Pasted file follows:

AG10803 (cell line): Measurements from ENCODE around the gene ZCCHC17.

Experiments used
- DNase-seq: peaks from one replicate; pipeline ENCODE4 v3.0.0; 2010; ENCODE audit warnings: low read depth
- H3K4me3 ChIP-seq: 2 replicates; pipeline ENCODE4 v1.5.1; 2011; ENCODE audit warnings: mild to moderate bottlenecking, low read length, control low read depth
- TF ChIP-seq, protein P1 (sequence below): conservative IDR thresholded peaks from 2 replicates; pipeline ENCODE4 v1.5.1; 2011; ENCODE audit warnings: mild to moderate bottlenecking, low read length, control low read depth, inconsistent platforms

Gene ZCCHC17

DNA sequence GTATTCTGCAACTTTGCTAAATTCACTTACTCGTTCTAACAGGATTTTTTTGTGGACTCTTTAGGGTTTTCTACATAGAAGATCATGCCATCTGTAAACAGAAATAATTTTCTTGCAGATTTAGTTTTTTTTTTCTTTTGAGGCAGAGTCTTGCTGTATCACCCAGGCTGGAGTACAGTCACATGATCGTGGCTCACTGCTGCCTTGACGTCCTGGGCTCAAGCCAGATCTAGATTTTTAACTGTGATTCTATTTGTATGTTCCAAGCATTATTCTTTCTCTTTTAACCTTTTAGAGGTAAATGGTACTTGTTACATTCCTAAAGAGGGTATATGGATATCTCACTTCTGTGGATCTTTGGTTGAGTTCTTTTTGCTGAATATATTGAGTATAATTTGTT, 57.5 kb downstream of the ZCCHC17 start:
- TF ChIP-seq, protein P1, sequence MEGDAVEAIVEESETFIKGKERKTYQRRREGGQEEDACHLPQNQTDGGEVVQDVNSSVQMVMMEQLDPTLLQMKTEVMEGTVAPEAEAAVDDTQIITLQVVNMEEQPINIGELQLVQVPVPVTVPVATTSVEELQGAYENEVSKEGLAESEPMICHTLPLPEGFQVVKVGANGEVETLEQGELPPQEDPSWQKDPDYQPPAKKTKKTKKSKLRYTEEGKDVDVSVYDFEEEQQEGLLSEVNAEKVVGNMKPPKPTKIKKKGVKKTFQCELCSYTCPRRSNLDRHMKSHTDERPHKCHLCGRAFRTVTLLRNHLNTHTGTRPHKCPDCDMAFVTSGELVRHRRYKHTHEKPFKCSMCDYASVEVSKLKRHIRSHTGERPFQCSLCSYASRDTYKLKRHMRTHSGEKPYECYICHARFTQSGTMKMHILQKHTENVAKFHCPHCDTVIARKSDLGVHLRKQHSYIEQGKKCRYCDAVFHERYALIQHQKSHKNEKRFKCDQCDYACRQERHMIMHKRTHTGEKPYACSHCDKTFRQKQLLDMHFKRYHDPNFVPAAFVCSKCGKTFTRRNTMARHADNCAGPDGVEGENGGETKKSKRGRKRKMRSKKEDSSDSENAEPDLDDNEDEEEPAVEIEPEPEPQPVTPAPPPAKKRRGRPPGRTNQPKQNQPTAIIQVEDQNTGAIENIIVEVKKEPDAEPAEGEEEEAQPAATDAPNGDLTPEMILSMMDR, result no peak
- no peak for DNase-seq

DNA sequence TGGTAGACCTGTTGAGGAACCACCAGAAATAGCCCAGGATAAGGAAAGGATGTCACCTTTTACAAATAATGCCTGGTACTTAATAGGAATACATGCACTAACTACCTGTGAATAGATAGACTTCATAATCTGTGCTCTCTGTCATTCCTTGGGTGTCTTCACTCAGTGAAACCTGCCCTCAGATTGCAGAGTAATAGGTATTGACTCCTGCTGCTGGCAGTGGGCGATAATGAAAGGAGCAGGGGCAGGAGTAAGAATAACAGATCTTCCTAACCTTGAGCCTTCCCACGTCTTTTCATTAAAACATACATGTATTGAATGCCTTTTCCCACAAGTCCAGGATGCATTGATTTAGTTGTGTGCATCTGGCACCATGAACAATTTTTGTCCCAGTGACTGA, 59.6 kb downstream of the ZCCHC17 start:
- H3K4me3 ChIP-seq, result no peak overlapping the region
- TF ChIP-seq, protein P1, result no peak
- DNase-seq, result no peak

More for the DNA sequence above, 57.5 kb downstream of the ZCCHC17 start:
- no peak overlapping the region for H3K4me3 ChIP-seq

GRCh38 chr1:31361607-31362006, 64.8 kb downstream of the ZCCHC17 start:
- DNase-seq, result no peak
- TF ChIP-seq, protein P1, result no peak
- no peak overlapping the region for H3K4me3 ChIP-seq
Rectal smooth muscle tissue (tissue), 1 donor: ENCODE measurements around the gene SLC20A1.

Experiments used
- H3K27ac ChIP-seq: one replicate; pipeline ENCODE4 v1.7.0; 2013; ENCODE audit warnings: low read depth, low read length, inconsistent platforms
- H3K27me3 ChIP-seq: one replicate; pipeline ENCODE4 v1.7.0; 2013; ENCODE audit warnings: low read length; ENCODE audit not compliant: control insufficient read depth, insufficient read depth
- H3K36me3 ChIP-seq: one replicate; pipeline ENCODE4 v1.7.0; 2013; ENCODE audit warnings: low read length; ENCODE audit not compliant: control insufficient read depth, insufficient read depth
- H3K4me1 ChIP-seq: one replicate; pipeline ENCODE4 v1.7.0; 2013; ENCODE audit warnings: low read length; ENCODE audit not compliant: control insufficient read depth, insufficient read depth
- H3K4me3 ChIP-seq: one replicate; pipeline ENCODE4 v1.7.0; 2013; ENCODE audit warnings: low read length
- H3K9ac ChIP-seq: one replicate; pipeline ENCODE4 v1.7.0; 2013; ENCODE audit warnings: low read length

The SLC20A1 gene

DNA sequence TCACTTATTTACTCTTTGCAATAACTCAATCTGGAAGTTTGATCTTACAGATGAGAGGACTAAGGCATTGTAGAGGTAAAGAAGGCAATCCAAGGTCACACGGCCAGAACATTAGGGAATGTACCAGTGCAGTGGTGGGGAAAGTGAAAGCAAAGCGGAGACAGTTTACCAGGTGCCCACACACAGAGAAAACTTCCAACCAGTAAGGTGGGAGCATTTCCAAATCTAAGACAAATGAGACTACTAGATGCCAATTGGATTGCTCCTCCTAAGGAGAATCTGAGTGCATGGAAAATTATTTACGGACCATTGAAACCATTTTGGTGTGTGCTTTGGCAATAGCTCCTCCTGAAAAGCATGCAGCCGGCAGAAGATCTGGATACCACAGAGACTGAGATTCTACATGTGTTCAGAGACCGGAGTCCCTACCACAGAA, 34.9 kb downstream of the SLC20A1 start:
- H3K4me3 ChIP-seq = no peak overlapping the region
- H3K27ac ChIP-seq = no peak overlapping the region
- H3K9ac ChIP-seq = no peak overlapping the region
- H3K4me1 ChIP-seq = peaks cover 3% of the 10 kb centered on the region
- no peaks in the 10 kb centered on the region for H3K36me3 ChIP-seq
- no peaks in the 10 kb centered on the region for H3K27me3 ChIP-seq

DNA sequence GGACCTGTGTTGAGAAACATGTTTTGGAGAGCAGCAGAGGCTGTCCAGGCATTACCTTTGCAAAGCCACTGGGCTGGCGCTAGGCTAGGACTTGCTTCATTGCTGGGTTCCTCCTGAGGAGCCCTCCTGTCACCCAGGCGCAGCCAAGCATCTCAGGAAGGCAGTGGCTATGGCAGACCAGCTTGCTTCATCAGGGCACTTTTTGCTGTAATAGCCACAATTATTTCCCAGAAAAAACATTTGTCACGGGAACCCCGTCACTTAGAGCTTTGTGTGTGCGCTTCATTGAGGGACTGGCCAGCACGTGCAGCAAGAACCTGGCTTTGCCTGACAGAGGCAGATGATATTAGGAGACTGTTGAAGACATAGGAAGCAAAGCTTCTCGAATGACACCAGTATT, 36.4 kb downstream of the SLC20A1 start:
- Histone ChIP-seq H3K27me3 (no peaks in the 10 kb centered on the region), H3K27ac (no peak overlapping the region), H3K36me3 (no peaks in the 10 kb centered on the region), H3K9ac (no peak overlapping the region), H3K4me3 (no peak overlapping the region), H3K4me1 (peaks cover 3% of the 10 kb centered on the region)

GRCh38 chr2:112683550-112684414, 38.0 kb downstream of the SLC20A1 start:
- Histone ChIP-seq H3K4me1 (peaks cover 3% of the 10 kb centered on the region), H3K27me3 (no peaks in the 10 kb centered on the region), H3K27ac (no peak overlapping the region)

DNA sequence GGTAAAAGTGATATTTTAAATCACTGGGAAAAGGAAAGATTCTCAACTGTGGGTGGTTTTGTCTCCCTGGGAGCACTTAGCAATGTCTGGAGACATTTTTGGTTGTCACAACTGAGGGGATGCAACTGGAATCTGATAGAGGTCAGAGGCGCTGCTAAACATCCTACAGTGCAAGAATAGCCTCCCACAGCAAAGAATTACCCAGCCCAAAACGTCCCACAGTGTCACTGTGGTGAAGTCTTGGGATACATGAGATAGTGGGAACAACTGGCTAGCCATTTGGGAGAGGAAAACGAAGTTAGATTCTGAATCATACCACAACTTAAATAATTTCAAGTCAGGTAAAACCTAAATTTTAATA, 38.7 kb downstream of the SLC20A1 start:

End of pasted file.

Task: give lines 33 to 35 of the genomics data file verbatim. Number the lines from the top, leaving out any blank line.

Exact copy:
- H3K4me1 ChIP-seq = peaks cover 3% of the 10 kb centered on the region
- no peaks in the 10 kb centered on the region for H3K36me3 ChIP-seq
- no peaks in the 10 kb centered on the region for H3K27me3 ChIP-seq